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Items: 9

1.

Primary cortisol resistance

MedGen UID:
443921
Concept ID:
C2930863
Disease or Syndrome
2.

Cutaneous malignant melanoma 1

Malignant melanoma is a neoplasm of pigment-producing cells called melanocytes that occurs most often in the skin, but may also occur in the eyes, ears, gastrointestinal tract, leptomeninges, and oral and genital mucous membranes (summary by Habif, 2010). Genetic Heterogeneity of Susceptibility to Cutaneous Malignant Melanoma The locus for susceptibility to familial cutaneous malignant melanoma-1 (CMM1) has been mapped to chromosome 1p36. Other CMM susceptibility loci include CMM2 (155601), caused by variation in the CDKN2A gene (600160) on chromosome 9p21; CMM3 (609048), caused by variation in the CDK4 gene (123829) on chromosome 12q14; CMM4 (608035), mapped to chromosome 1p22; CMM5 (613099), caused by variation in the MC1R gene (155555) on chromosome 16q24; CMM6 (613972), caused by variation in the XRCC3 gene (600675) on chromosome 14q32; CMM7 (612263), mapped to chromosome 20q11; CMM8 (614456), caused by variation in the MITF gene (156845) on chromosome 3p14-p12; CMM9 (615134), caused by variation in the TERT gene (187270) on chromosome 5p15; and CMM10 (615848), caused by mutation in the POT1 gene (606478) on chromosome 7q31. Somatic mutations causing malignant melanoma have also been identified in several genes, including BRAF (164757), STK11 (602216), PTEN (601728), TRRAP (603015), DCC (120470), GRIN2A (138253), ZNF831, BAP1 (603089), and RASA2 (601589). A large percentage of melanomas (40-60%) carry an activating somatic mutation in the BRAF gene, most often V600E (164757.0001) (Davies et al., 2002; Pollock et al., 2003). [from OMIM]

MedGen UID:
320506
Concept ID:
C1835047
Finding; Neoplastic Process
3.

Malignant melanoma of skin

A primary melanoma arising from atypical melanocytes in the skin. Precursor lesions include acquired and congenital melanocytic nevi, and dysplastic nevi. Several histologic variants have been recognized, including superficial spreading melanoma, acral lentiginous melanoma, nodular melanoma, and lentigo maligna melanoma. [from NCI]

MedGen UID:
57486
Concept ID:
C0151779
Neoplastic Process
4.

Neuroendocrine neoplasm

Tumors whose cells possess secretory granules and originate from the neuroectoderm, i.e., the cells of the ectoblast or epiblast that program the neuroendocrine system. Common properties across most neuroendocrine tumors include ectopic hormone production (often via APUD CELLS), the presence of tumor-associated antigens, and isozyme composition. [from MeSH]

MedGen UID:
64652
Concept ID:
C0206754
Neoplastic Process
5.

Neuroectodermal neoplasm

A neoplasm arising in the neuroectoderm, the portion of the ectoderm of the early embryo that gives rise to the central and peripheral nervous systems, including some glial cells. [from HPO]

MedGen UID:
60072
Concept ID:
C0206093
Neoplastic Process
6.

Nervous tissue neoplasm

A neoplasm derived from nervous tissue (not necessarity a neoplasm located in the nervous system). [from HPO]

MedGen UID:
14324
Concept ID:
C0027665
Neoplastic Process
7.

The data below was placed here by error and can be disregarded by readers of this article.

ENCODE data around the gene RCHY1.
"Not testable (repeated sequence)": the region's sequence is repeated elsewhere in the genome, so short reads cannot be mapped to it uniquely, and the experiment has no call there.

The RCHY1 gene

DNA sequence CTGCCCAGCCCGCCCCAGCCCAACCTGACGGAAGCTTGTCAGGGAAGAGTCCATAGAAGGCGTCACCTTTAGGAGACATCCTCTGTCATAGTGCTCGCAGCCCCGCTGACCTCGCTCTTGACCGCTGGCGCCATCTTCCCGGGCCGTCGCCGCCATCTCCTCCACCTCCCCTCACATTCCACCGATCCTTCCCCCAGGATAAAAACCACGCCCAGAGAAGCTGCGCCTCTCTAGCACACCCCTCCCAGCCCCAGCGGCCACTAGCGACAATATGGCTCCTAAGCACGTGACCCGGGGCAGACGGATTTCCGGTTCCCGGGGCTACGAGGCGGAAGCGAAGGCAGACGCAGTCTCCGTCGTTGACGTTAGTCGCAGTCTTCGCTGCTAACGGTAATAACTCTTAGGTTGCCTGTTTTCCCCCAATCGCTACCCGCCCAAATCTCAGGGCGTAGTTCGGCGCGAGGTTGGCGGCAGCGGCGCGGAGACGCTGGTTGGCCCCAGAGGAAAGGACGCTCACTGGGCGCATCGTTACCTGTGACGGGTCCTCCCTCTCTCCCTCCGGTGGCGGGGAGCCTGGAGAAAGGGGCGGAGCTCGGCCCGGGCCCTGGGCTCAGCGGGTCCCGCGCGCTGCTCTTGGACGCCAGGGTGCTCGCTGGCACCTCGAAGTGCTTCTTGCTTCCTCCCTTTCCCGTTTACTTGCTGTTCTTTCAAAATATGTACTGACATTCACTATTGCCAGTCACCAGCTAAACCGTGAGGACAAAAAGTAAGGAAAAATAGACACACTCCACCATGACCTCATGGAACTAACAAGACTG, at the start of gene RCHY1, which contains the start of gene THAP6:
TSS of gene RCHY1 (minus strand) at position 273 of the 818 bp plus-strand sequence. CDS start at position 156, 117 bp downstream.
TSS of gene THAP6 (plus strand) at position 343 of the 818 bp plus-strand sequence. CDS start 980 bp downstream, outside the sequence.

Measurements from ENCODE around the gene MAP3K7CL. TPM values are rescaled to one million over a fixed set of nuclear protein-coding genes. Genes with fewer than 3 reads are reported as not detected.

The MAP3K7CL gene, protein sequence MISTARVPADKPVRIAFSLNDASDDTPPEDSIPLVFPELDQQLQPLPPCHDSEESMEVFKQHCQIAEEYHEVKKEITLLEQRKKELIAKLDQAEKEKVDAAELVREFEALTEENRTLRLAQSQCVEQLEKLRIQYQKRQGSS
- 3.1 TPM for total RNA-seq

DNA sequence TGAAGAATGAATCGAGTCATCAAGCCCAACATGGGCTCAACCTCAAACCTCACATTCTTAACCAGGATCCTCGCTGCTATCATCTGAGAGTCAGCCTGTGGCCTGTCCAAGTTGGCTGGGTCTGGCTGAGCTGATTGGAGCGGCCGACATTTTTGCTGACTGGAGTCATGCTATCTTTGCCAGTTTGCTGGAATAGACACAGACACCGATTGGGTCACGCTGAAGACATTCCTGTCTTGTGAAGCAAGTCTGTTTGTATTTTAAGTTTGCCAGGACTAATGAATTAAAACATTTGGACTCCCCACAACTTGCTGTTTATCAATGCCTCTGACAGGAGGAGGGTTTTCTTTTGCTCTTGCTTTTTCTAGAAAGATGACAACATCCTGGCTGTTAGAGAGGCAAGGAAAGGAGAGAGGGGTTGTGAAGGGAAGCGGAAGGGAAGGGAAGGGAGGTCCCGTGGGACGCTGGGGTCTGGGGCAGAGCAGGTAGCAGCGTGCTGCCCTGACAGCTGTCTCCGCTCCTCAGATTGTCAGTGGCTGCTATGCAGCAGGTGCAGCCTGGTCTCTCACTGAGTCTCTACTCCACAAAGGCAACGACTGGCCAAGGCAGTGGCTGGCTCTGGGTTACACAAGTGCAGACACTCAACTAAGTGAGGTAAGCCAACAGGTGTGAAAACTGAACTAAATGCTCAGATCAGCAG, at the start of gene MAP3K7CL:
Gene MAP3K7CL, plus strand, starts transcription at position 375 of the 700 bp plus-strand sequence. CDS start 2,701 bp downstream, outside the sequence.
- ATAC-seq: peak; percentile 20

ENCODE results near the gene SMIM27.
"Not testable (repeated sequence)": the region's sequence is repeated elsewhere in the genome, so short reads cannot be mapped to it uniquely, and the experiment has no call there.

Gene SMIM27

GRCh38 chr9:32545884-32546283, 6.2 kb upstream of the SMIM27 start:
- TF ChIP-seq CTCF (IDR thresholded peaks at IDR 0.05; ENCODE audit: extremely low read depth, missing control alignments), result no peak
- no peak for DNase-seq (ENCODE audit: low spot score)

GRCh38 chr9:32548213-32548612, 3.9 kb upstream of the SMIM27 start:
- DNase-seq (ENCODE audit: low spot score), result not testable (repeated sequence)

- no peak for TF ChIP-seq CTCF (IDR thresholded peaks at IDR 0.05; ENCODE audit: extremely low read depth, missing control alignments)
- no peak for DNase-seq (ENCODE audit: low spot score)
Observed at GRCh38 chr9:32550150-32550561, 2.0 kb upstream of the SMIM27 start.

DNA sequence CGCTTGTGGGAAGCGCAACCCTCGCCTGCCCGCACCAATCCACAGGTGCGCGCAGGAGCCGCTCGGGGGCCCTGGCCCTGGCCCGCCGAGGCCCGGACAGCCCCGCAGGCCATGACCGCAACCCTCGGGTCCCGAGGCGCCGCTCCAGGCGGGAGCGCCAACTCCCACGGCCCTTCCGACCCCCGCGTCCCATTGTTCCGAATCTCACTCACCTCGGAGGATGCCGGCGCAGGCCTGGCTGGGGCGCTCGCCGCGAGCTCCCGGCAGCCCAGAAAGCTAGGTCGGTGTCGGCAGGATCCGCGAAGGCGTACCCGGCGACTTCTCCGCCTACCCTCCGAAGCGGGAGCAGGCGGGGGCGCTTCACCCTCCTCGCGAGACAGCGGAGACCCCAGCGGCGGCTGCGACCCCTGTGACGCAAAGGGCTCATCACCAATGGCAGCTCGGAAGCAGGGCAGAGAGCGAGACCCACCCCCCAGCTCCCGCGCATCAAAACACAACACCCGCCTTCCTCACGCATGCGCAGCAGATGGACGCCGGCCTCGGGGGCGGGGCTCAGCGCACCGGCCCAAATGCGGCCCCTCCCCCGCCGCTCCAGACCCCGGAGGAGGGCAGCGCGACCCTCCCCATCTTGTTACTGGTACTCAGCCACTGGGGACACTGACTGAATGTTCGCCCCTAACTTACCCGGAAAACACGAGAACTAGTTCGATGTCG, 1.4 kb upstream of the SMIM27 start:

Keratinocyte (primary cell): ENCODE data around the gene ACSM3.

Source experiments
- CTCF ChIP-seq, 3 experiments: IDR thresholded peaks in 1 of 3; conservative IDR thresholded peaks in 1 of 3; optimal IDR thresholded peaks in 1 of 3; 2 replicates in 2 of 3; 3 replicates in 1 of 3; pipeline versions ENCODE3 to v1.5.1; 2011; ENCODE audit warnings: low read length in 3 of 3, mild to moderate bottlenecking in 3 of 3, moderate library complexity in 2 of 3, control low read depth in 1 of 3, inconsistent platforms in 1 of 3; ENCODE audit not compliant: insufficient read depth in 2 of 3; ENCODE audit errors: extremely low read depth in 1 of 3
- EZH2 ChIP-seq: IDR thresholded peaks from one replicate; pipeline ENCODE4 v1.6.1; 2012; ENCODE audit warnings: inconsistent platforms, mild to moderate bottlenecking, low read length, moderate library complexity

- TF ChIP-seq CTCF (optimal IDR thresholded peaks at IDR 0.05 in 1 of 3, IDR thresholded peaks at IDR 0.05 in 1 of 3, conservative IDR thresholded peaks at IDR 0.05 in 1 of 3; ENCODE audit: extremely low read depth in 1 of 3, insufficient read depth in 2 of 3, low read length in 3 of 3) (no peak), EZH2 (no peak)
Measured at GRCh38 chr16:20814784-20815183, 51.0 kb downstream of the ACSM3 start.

Malignant melanoma

Melanoma is the most serious type of skin cancer. Often the first sign of melanoma is a change in the size, shape, color, or feel of a mole. Most melanomas have a black or black-blue area. Melanoma may also appear as a new mole. It may be black, abnormal, or ugly looking.. Thinking of ABCDE can help you remember what to watch for:. - Asymmetry - the shape of one half does not match the other. - Border - the edges are ragged, blurred or irregular. - Color - the color is uneven and may include shades of black, brown and tan. - Diameter - there is a change in size, usually an increase. -Evolving - the mole has changed over the past few weeks or months. Surgery is the first treatment of all stages of melanoma. Other treatments include chemotherapy and radiation, biologic, and targeted therapies. Biologic therapy boosts your body's own ability to fight cancer. Targeted therapy uses substances that attack cancer cells without harming normal cells. NIH: National Cancer Institute.  [from MedlinePlus]

MedGen UID:
9944
Concept ID:
C0025202
Neoplastic Process
8.

Esophageal Neoplasms

A tumor (abnormal growth of tissue) of the esophagus. [from HPO]

MedGen UID:
4547
Concept ID:
C0014859
Neoplastic Process
9.

Disorder of digestive system

When you eat, your body breaks food down to a form it can use to build and nourish cells and provide energy. This process is called digestion. . Your digestive system is a series of hollow organs joined in a long, twisting tube. It runs from your mouth to your anus and includes your esophagus, stomach, and small and large intestines. Your liver, gallbladder and pancreas are also involved. They produce juices to help digestion. . There are many types of digestive disorders. The symptoms vary widely depending on the problem. In general, you should see your doctor if you have . -Blood in your stool. -Changes in bowel habits. -Severe abdominal pain. -Unintentional weight loss. -Heartburn not relieved by antacids. NIH: National Institute of Diabetes and Digestive and Kidney Diseases .  [from MedlinePlus]

MedGen UID:
3828
Concept ID:
C0012242
Disease or Syndrome
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